As the UCLA Anderson Forecast has always argued, current education and workforce development in the U.S. are inadequate for the 21st Century. To measure current job skill and human capital levels, First 5 LA and Dr. Yu of the UCLA Anderson Forecast teamed to create a City Human Capital Index (CHCI). The goal of CHCI is to be a barometer for measuring and comparing the level of human capital in each city and is based mainly on adult resident’s education attainment. Measurable data is supplied from 5-year estimates collected by the American Community Survey of the Census Bureau. The score is directly correlated to other economic performances such as income and unemployment rate. As such, it is a valuable economic indicator.

According to Yu, “the labor economic literature has provided well-known evidence: the rule of thumb is that each additional schooling year for an individual will increase one’s wage by other words, the higher human capital causes the higher income because of the enhanced productivity.”


For the 30 largest cities in the U.S., Washington D.C. is ranked number one with a CHCI of 140.5 (14 schooling years), followed by Boston, San Francisco, Minneapolis and Seattle. The largest metro- New York -comes in 15th with a CHCI of 132.4, followed by the third largest metro-Chicago-with a CHCI of 132.4. And second largest metro – Greater Los Angeles Area (L.A. County and Orange County) - ranks as 27th with a CHCI of 126.6. The lowest scoring metropolitan area is Inland Empire, with a score of 123.1.

Los Angeles:

Los Angeles County’s CHCI is 124.8, meaning that its residents’ average human capital level is about 12.5 years. In California, L.A. is lagging behind other coastal counties, such as San Francisco, Silicon Valley, Orange County and San Diego.

The income per capita in L.A. on average from 2006-2010 is $27,344 per year. According to Yu, “If L.A.’s CHCI could improve by 10 to the proximate level of San Diego’s, L.A.’s income could be predicted to increase by $2,734, in general to $30,000. This translates directly to an increase of $27 billion for the whole of L.A. County’s personal income.”

ECE Works! Conference

The UCLA Anderson Forecast and First 5 LA presented a special forecast to on Wednesday, October 10, 2012. The conference’s special topic was “The Economic Impact of Early Childhood Education, A Linchpin of L.A.’s Business Profitability and Global Competitiveness?” The conference was designed to explore the relationship between quality early childhood education and global competitiveness. This full-day conference brought together a diverse constituency of academic scholars, policy makers, business leaders, philanthropists and young professionals – all discussing quality early childhood education as a critical sector of the economy that delivers the highest return on investment and a unique competitive advantage. The speakers at this event include the following: Robert H. Dugger, Managing Partner, Hanover Investment Group; Noel Massie, President, UPS, Central District; Neal Halfon, M.D., M.P.H, Director of UCLA Center for Healthier Children, Families & Communities; Curren D. Price, Jr., Senator, California State Senate; Edward Leamer, Director, UCLA Anderson Forecast; Jerry Nickelsburg, Senior Economist, UCLA Anderson Forecast; William Yu, Economist, UCLA Anderson Forecast; Lynn Karoly, Senior Economist, RAND.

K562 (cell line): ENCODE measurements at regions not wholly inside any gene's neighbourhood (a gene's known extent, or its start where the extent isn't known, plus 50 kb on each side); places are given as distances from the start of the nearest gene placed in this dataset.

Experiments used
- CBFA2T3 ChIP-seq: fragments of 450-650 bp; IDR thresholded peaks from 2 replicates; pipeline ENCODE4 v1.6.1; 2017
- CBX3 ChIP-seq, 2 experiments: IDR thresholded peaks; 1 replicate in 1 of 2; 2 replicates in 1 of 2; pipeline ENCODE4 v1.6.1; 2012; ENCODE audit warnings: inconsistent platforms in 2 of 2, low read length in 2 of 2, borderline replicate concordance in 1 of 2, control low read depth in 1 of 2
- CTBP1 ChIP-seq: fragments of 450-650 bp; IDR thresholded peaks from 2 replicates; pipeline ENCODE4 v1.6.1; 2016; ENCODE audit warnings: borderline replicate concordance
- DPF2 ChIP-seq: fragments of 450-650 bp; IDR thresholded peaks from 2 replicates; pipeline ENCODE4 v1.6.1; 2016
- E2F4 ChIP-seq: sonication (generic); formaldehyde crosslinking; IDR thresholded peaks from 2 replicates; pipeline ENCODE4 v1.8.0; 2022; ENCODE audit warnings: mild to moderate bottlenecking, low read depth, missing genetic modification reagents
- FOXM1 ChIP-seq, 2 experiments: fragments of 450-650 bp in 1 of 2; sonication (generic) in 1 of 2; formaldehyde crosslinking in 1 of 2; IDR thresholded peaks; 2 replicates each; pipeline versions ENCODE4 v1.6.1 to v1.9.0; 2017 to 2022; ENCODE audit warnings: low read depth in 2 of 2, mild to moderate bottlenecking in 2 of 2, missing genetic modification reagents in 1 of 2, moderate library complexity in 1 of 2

About First 5 LA

First 5 LA, a child advocacy organization created by California voters to invest Prop 10 tobacco tax revenues, supports programs for improving the lives of children from prenatal through age 5 in Los Angeles County.

About UCLA Anderson Forecast

UCLA Anderson Forecast is one of the most widely watched and often-cited economic outlooks for California and the nation and was unique in predicting both the seriousness of the early-1990s downturn in California and the strength of the state’s rebound since 1993. More recently, the Forecast was credited as the first major U.S. economic forecasting group to declare the recession of 2001. Visit UCLA Anderson Forecast on the web at

About UCLA Anderson School of Management

UCLA Anderson School of Management is among the leading business schools in the world. UCLA Anderson faculty members are globally renowned for their teaching excellence and research in advancing management thinking. Each year, UCLA Anderson provides a distinctive approach to management education to more than 1,800 students enrolled in its MBA, Fully-Employed MBA, Executive MBA, Global Executive MBA for Asia Pacific, Global Executive MBA for the Americas, Master of Financial Engineering, doctoral and executive education programs. Combining selective admissions, varied and innovative learning programs, and a world-wide network of 37,000 alumni, UCLA Anderson develops and prepares global leaders. Follow UCLA Anderson on Twitter at, or on Facebook at